The main mechanisms of ischemia are cholesterol or thrombus embolization, thrombosis, and inadvertent vessel coverage, most commonly affecting the lower extremities, pelvis, and kidneys. However, atheromatous debris can embolize to every conceivable vascular bed. In a study of a series of 311 infrarenal EVAR patients, the total ischemic complication rate was 9%, with 6.8% lower extremity ischemia, 2.3% pelvis ischemia, and 0.6% spinal cord ischemia. The presentation naturally depends on the location of ischemia. Skin manifestations may occur in the form of petechiae, cyanosis, livedo reticularis, or frank necrosis.
Spinal cord ischemia resulting in paraparesis or paraplegia after infrarenal EVAR is an extremely rare complication and one that is not commonly reported in studies. In an analysis of the EUROSTAR database, the incidence of spinal cord ischemia was 0.2%. While a rare complication, this highlights the importance of understanding the patient’s anatomy and vascular supply to the spinal cord prior to intervention, which should be reviewed prior to graft deployment.
EVAR patients presenting with paraparesis or paralysis require expeditious workup with an immediate CT of the abdomen and pelvis to evaluate for hematoma compressing the cord followed by an MRI to confirm spinal cord infarction if the graft is MR-compatible. Neurosurgical consultation for possible lumbar drain placement should be made early.
Ischemia of the lower extremities can be a result of embolism as well as thrombotic occlusion. The incidence of leg ischemia during EVAR is approximately 7%. Delineation of the vascular status of the lower extremity preoperatively and careful perioperative monitoring of the vascular exam are paramount to awareness of ischemic time and the possibility of compartment syndrome and consequent need for decompressive fasciotomy. The use of large-caliber sheaths can cause occlusive ischemic insult. Therefore, the largest sheath should be removed first in order to evaluate for ischemia while maintaining access in the event that a diagnostic angiogram is indicated. In other cases, patients may present days to weeks postoperatively with claudication, rest pain, or even frank gangrene. Management of lower extremity ischemia takes many different forms depending on the etiology and the presentation: catheter-directed thrombolysis, angioplasty and stenting, embolectomy, endarterectomy with or without patch angioplasty, bypass grafting, and major amputation.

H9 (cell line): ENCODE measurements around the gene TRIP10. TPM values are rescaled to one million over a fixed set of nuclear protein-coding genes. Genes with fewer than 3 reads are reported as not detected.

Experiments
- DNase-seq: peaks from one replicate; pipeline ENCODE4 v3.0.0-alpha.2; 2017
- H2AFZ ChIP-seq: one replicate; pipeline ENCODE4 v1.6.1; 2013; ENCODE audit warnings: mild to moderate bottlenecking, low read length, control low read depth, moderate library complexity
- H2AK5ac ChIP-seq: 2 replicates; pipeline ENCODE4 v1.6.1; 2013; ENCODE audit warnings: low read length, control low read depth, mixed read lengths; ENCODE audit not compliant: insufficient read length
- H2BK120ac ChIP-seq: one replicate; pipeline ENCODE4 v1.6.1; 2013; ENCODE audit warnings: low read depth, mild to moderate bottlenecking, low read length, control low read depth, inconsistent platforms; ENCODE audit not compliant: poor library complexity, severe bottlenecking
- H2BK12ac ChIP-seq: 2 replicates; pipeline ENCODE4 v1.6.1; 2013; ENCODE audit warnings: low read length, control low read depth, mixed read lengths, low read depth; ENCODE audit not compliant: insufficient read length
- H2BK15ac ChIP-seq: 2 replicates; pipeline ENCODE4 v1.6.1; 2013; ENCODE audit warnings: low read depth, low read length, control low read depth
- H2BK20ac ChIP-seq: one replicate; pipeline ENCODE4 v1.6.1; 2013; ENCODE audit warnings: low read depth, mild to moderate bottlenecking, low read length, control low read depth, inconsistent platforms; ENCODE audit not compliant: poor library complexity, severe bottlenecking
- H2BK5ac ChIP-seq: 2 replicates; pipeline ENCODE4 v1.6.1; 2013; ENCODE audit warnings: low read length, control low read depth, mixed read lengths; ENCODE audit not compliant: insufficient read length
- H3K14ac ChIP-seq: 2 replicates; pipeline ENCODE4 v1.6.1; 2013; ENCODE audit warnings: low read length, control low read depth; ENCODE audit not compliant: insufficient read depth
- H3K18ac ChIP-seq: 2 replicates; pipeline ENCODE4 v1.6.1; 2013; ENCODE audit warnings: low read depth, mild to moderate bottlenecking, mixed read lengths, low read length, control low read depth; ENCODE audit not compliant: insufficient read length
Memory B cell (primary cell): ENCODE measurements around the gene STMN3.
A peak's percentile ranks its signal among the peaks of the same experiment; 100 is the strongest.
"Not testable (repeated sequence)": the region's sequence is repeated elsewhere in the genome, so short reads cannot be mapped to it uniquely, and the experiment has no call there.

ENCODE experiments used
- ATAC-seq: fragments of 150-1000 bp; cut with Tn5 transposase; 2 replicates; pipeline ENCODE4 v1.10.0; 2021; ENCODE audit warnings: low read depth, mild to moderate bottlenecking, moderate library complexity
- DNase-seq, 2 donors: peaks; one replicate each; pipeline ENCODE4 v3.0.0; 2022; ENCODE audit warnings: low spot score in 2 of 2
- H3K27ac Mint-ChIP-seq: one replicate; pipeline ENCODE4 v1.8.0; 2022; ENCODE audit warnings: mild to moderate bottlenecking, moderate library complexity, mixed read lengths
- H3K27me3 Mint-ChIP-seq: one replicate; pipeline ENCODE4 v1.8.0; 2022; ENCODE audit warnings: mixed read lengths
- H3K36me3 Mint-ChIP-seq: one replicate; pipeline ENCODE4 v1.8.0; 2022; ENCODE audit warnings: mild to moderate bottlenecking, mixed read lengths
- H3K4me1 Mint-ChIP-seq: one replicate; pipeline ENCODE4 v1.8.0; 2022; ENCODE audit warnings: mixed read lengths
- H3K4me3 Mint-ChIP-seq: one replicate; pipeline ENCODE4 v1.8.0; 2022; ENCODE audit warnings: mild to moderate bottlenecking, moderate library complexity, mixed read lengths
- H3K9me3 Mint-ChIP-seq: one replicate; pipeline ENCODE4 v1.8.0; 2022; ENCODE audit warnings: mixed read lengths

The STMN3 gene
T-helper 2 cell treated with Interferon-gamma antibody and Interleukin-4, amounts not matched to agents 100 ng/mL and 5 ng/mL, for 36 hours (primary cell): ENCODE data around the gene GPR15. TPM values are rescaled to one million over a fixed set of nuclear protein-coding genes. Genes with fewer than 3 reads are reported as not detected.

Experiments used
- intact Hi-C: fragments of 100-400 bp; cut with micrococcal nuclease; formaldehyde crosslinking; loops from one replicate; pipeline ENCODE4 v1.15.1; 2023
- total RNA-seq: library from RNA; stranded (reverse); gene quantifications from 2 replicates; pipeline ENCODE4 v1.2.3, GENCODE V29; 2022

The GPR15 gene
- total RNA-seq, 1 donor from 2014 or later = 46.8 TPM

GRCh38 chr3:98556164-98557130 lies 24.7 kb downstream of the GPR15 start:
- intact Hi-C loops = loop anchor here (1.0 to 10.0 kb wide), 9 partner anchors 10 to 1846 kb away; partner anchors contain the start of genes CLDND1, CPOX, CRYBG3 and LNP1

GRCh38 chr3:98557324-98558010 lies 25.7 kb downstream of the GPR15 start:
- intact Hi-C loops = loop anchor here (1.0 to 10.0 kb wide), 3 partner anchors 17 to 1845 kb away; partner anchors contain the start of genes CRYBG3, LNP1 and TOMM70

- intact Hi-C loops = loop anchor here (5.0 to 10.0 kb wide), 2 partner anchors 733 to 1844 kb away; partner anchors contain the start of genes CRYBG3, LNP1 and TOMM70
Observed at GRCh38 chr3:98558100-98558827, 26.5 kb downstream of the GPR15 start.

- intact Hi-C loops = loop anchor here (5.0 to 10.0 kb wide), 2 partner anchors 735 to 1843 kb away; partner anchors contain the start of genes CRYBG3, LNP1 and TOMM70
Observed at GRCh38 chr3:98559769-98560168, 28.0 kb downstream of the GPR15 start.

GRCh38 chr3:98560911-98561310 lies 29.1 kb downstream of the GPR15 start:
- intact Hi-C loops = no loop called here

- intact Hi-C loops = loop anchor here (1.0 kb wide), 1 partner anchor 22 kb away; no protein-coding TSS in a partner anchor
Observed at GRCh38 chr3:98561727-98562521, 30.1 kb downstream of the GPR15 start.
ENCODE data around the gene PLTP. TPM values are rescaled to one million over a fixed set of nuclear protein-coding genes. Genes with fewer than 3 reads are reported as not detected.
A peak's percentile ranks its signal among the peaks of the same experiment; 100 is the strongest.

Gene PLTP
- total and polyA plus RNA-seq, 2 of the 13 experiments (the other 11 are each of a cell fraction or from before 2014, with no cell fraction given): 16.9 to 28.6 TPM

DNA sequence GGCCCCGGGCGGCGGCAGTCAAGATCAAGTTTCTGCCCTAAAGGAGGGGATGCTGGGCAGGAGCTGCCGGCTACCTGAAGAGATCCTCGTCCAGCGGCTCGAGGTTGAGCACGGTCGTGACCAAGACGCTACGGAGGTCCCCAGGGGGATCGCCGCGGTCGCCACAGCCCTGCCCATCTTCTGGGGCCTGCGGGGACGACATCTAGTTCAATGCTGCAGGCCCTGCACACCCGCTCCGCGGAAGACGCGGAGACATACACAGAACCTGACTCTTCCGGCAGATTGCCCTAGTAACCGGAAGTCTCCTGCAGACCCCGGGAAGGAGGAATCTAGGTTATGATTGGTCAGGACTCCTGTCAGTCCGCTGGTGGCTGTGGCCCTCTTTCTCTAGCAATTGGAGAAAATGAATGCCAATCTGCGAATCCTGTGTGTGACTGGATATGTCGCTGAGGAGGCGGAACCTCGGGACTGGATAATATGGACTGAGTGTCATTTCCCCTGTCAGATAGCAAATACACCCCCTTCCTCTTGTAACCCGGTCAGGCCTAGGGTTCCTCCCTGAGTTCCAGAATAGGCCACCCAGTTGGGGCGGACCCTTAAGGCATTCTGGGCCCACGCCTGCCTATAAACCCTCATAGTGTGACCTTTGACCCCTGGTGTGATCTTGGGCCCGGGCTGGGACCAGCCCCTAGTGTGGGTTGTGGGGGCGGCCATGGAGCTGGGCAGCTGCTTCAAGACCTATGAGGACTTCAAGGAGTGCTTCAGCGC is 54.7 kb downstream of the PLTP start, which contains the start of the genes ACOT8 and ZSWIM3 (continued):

Intestinal ischemia has a reported incidence of 1.5% to 3% after EVAR. While uncommon, vigilant perioperative monitoring for this potentially devastating complication is of utmost importance. The prevalence of mesenteric atherosclerosis, often occult, has been found on autopsy studies to be in the range of 6% to 10%. While intestinal perfusion can be maintained through various anastomoses between the celiac (CA), superior mesenteric (SMA), and inferior mesenteric arteries (IMA), if one vessel is chronically occluded and a widely patent IMA is excluded by stent graft deployment, the single remaining visceral branch may provide inadequate perfusion. Alternatively, atheroembolism to any of the visceral branch vessels can cause similar hypoperfusion injuries.
The effect of hypogastric artery interruption has been shown in some series to be associated with a significantly increased number of pelvic complications, but in others bilateral embolization has not been shown to be associated with any serious ischemic complications. A small retrospective study of 16 patients who underwent preoperative hypogastric artery occlusion found no association with serious pelvic complications, including bowel ischemia. The only complications noted were buttock claudication and sexual dysfunction. Ultee et al., however, noted in a series of 4675 EVAR patients that unilateral hypogastric artery coverage yielded a 1:7 odds ratio of bowel ischemia.
Risk factors for bowel ischemia are difficult to define cleanly given that it shares many factors with the frequent comorbidities of AAA patients, such as smoking, dysrhythmia, and heart failure. Moghadamyeghaneh et al. conducted a retrospective study of 3082 EVAR patients who developed postoperative mesenteric ischemia and determined a number of risk-adjusted factors associated with postoperative mortality ( Table 4.3 ). Ruptured aneurysm and transfusion requirement were the strongest predictors of post-EVAR bowel ischemia, theorized to be caused by the interruption of perfusion through the IMA in these scenarios. Patients who developed bowel ischemia had a fourfold increased risk of postoperative mortality, further underscoring the gravity of this complication.